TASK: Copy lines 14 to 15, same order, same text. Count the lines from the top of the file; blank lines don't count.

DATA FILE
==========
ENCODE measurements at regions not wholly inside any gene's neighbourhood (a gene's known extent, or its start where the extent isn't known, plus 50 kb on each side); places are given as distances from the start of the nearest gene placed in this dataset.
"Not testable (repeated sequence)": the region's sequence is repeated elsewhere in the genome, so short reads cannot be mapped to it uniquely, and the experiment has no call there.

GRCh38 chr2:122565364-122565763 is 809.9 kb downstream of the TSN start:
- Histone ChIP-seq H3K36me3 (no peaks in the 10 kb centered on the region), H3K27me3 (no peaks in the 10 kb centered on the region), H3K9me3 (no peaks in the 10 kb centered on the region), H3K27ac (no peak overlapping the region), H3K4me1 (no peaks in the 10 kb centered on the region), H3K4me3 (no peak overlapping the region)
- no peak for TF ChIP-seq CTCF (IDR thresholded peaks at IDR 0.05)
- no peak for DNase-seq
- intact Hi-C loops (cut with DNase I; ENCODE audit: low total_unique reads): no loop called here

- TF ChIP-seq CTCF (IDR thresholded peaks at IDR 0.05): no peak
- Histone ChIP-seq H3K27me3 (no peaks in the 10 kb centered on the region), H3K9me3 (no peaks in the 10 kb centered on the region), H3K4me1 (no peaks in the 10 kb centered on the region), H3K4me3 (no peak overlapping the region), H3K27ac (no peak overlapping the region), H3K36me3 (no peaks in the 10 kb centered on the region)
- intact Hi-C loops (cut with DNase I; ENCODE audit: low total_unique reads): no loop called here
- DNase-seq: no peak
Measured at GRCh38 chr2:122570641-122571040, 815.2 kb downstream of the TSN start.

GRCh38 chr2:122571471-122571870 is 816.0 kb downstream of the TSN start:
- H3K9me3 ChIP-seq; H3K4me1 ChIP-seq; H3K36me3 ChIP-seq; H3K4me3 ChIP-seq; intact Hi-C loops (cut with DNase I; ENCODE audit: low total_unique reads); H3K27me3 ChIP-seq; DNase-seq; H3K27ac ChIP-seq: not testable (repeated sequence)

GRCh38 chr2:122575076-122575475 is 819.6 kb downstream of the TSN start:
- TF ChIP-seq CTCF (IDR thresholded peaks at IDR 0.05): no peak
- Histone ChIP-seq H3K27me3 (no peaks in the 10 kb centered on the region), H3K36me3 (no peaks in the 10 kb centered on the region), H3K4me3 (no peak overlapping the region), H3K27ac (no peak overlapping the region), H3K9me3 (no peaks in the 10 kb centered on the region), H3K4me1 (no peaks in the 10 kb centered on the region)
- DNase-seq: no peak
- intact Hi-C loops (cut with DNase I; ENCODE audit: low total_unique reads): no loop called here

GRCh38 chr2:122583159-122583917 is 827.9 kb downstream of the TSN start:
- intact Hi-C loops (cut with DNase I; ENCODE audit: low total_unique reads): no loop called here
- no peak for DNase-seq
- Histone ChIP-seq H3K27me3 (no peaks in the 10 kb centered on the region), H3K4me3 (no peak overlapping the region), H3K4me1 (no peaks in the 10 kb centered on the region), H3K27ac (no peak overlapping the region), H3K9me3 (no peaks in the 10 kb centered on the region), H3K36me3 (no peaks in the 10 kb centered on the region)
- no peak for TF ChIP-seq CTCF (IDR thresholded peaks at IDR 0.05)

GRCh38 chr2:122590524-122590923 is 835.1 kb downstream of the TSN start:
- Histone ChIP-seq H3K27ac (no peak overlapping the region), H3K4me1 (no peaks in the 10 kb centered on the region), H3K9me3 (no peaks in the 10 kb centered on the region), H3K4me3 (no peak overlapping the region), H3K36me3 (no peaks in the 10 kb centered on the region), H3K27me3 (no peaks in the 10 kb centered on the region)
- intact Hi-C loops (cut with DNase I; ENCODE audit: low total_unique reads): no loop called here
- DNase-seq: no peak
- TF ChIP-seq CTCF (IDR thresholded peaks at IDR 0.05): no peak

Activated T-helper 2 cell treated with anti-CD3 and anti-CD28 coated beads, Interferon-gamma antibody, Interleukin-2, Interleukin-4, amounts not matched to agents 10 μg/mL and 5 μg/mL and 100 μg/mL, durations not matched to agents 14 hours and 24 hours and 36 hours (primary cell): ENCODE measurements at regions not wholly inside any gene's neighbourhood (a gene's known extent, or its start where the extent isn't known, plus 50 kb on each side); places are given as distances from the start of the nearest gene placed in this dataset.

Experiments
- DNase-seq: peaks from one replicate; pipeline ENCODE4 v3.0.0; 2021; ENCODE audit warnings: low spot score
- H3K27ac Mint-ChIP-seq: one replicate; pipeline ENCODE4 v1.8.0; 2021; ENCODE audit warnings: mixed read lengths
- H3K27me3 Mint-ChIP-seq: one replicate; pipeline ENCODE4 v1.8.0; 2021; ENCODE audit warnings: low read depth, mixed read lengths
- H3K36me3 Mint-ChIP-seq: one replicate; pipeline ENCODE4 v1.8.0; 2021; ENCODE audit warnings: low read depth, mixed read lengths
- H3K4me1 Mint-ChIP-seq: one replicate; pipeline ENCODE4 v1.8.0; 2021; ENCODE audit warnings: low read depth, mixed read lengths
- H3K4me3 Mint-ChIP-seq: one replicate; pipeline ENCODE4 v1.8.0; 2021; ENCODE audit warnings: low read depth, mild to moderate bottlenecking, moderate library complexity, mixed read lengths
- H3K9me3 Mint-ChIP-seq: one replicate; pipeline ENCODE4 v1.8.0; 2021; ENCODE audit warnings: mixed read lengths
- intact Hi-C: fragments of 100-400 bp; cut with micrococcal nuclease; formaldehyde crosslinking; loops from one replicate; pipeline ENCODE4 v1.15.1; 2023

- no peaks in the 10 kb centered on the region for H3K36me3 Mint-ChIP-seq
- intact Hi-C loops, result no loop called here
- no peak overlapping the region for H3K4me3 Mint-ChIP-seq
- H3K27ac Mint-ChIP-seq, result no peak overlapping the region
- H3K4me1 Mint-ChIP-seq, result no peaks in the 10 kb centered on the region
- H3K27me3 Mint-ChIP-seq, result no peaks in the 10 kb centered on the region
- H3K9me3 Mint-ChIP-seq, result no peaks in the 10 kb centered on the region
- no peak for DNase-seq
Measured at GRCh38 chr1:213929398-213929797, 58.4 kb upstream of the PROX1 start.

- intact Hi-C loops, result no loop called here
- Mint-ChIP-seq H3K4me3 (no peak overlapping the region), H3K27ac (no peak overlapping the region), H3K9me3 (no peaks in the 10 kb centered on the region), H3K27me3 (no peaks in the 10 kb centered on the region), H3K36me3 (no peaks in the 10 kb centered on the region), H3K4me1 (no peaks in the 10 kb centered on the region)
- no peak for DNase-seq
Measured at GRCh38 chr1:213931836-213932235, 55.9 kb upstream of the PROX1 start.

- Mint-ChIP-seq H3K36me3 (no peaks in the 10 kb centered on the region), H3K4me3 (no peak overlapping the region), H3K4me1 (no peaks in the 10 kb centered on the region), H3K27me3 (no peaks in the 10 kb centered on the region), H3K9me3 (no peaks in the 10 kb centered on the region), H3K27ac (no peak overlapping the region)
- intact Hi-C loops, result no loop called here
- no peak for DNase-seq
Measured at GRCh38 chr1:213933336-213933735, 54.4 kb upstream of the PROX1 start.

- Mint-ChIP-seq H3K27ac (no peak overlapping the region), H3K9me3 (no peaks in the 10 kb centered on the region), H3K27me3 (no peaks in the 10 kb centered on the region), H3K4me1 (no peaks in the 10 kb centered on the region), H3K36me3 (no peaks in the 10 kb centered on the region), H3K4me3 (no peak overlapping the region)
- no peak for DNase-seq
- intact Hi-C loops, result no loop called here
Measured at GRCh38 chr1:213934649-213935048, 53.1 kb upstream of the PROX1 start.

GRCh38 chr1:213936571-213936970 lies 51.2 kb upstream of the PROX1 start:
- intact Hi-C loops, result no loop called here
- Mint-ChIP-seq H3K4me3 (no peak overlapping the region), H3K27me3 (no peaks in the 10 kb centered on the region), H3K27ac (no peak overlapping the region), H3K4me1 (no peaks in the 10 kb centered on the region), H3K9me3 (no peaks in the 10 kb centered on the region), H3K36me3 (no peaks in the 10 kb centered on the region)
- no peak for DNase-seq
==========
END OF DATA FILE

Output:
- H3K9me3 ChIP-seq; H3K4me1 ChIP-seq; H3K36me3 ChIP-seq; H3K4me3 ChIP-seq; intact Hi-C loops (cut with DNase I; ENCODE audit: low total_unique reads); H3K27me3 ChIP-seq; DNase-seq; H3K27ac ChIP-seq: not testable (repeated sequence)

GRCh38 chr2:122575076-122575475 is 819.6 kb downstream of the TSN start: